I don’t think the comparison is completely fair, though. It would be more interesting if Samuragochi were simply a popular figure without any disability. The fact that he masqueraded as a deaf man, though, makes this story much more damning. People aren’t disappointed just because Samuragochi’s work isn’t actually his. They are also let down because his story, in which a deaf man overcomes all odds to be a great musician, turned out to be just a ploy for publicity.

      A more parallel case might be one in which a beautiful painting was found to be Van Gogh’s, and Van Gogh was blind.

  1. Nancy says:

    A similar issue is raised by sports memorabilia. An old used baseball would not be worth more than a dollar or two. In fact, you’d have trouble selling it at a garage sale. But a quick Internet search reveals that a baseball autographed in 1932 by Babe Ruth might fetch over twenty thousand dollars.

    Apparently the value, to the person who’s willing to pay thousands of dollars, is not related to the inherent worth of the object. Rather, it’s the fact that it was signed by Babe Ruth that makes it valuable, just as the painting is valuable not just because it’s beautiful but because it was allegedly (and, in this case, actually) painted by Van Gogh. See also this: BBC reported that six days ago was the first public performance of a piece composed by Mendelsohn that was recently discovered after 140 years — the original manuscript is expected to bring in £15,000 – £25,000 at a Christie’s auction). There seems to be a limit, however, in the value of celebrity-associated items. Apparently, there were no takers for sheets slept in by Bill Clinton.

    What would be the value of that same baseball, if it were discovered that the signature were not authentic? Very little. The souvenir is now just in the pile of old sports equipment at the yard sale.

    A more interesting question is what are the ethical implications of giving signed memorabilia as a gift, knowing it’s not genuine? You could argue that the recipient, as long as he or she is unaware of the actual origins, would love and appreciate it. Ater all, it’s not the item they enjoy, but the association. This creates problems, though. On that logic, it’s OK to lie to one’s spouse. As long as he/she does not know you’re having an affair, he/she is happy. This quandary arises in any scenario where it’s the belief that creates value. Dare I say, Martin Guerre’s family was fine as long as they were blissfully unaware that he was an imposter?

  2. Richard says:

    What creates value in art? The factors Josh considers seem pretty fair. There should be some sense in which it is attractive or at least immediately interesting by conventional standards. Though this may not be necessary if other factors like association with antecedently well-received artists come into play. I suspect that, now, with only some exceptions, sheer fashionableness is the essence of the art industry. There’s no accounting for taste, beyond the influence of the majority, I suppose. Fashion is definitely quite arbitrary. And I agree that rarity plays a role in this as it permits social exclusion. People are never so fond of things they have as when other people want them but cannot get them.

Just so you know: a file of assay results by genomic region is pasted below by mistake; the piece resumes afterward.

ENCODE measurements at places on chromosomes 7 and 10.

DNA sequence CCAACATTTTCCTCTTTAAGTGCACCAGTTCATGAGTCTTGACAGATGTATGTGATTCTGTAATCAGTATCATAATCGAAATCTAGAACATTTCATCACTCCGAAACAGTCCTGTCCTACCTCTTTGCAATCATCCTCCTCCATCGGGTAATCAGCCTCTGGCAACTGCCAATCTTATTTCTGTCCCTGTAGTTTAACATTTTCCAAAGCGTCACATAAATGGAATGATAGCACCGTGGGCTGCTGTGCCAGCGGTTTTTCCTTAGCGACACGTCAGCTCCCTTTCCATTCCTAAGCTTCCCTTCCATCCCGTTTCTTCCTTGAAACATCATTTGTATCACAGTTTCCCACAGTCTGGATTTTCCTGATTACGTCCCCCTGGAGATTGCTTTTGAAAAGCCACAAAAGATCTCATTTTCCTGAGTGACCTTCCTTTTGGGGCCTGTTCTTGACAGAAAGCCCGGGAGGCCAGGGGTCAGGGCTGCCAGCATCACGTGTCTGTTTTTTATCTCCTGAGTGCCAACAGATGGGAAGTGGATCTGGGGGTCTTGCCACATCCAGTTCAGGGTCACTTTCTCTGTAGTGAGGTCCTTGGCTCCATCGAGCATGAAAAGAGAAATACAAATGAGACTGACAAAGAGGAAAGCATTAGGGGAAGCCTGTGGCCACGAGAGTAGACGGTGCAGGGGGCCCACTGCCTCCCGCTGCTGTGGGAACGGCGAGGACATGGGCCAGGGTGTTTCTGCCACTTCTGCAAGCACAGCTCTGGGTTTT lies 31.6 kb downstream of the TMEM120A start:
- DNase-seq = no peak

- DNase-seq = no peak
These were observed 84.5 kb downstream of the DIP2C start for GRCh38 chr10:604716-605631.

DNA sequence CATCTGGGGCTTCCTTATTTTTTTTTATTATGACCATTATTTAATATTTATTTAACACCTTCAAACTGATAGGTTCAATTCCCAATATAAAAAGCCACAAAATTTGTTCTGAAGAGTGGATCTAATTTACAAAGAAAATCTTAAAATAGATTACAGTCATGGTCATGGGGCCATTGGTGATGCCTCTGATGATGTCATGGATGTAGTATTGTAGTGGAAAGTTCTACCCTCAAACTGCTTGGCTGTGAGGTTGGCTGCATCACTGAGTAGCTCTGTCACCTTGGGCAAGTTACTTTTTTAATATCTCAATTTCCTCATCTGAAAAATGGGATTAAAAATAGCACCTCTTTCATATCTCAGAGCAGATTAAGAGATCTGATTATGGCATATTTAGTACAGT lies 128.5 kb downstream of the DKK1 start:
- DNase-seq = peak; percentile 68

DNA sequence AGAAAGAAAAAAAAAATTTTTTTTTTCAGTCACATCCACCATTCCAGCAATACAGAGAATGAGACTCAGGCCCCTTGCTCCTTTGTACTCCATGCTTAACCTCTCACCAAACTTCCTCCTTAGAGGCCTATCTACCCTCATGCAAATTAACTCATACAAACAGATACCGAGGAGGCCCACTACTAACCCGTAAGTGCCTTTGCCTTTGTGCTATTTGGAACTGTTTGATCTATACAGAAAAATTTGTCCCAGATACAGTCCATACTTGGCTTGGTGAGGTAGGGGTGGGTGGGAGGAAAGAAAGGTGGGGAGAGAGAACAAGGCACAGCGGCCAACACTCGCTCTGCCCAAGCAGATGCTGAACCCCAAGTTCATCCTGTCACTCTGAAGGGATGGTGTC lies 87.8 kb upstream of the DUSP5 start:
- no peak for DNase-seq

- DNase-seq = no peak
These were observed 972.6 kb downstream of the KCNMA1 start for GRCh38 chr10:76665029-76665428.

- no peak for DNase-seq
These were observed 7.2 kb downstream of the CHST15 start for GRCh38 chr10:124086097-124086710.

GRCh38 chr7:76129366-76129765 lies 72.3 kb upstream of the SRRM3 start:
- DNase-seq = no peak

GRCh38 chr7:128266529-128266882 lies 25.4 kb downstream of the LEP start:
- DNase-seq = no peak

• Josh says:

      I agree that sheer fashionableness appears to be the essence of the art industry.

      It brings up another interesting question, though: how does someone wind up fashionable? It’s true that we might scoff at many of the paintings hung up at the museums, since they must have taken very little skill to make, and they’re up on display simply because the artist is fashionable. Again, though, becoming fashionable in the first place cannot have been easy. There are scores of would-be artists, and only a very small percentage become successful. And, I doubt that the selection process is completely random. So, those who “make it” may not be chosen for the beauty of their work, but they’re chosen by something, so as to achieve rarity. Maybe it’s the uniqueness of their work or the controversy produced by it, or the extent to which they align with or further current trends.

      Whatever it is, though, I agree that it almost seems as if rarity itself is the desired end here, and some arbitrary criteria are chosen such that only a few artists meet them. Contrast with the art of old, where beauty is the desired criteria, and those artists who do achieve rarity do so secondary only to the unparalleled beauty of their work.